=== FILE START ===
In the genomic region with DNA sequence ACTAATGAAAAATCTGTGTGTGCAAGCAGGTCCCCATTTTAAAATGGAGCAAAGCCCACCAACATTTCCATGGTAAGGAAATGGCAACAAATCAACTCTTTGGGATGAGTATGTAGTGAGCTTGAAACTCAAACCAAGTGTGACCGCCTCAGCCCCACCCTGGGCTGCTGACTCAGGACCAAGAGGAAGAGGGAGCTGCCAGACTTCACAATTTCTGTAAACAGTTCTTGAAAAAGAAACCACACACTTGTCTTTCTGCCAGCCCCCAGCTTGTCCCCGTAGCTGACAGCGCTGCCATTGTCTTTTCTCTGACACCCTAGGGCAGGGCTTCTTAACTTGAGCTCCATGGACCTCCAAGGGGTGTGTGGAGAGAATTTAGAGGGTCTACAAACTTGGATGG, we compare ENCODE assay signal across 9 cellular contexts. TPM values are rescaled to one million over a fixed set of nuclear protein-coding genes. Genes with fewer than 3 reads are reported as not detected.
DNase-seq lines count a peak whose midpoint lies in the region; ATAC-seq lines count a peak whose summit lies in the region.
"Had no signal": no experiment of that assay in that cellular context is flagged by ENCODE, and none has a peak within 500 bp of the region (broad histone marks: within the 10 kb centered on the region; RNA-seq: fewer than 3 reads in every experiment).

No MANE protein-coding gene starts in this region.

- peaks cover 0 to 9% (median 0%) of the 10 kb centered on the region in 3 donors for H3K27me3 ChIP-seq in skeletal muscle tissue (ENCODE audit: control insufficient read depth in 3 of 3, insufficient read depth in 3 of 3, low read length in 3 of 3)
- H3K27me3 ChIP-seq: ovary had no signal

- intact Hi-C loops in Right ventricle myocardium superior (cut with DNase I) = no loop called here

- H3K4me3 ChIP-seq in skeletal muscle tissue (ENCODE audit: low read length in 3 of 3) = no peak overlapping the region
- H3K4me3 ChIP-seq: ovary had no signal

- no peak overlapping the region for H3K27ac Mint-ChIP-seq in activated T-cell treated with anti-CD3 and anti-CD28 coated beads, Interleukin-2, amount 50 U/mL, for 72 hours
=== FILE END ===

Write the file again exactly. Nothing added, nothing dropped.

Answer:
In the genomic region with DNA sequence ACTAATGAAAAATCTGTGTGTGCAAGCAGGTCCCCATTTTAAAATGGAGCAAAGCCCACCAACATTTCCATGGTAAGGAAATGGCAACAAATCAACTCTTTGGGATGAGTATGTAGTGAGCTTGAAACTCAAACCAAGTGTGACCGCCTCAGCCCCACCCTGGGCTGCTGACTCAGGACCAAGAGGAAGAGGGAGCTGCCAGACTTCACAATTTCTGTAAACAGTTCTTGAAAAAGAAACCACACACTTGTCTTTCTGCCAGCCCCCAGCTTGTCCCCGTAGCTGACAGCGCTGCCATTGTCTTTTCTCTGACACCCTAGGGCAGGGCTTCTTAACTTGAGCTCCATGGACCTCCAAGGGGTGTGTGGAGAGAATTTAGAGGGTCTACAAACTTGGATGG, we compare ENCODE assay signal across 9 cellular contexts. TPM values are rescaled to one million over a fixed set of nuclear protein-coding genes. Genes with fewer than 3 reads are reported as not detected.
DNase-seq lines count a peak whose midpoint lies in the region; ATAC-seq lines count a peak whose summit lies in the region.
"Had no signal": no experiment of that assay in that cellular context is flagged by ENCODE, and none has a peak within 500 bp of the region (broad histone marks: within the 10 kb centered on the region; RNA-seq: fewer than 3 reads in every experiment).

No MANE protein-coding gene starts in this region.

- peaks cover 0 to 9% (median 0%) of the 10 kb centered on the region in 3 donors for H3K27me3 ChIP-seq in skeletal muscle tissue (ENCODE audit: control insufficient read depth in 3 of 3, insufficient read depth in 3 of 3, low read length in 3 of 3)
- H3K27me3 ChIP-seq: ovary had no signal

- intact Hi-C loops in Right ventricle myocardium superior (cut with DNase I) = no loop called here

- H3K4me3 ChIP-seq in skeletal muscle tissue (ENCODE audit: low read length in 3 of 3) = no peak overlapping the region
- H3K4me3 ChIP-seq: ovary had no signal

- no peak overlapping the region for H3K27ac Mint-ChIP-seq in activated T-cell treated with anti-CD3 and anti-CD28 coated beads, Interleukin-2, amount 50 U/mL, for 72 hours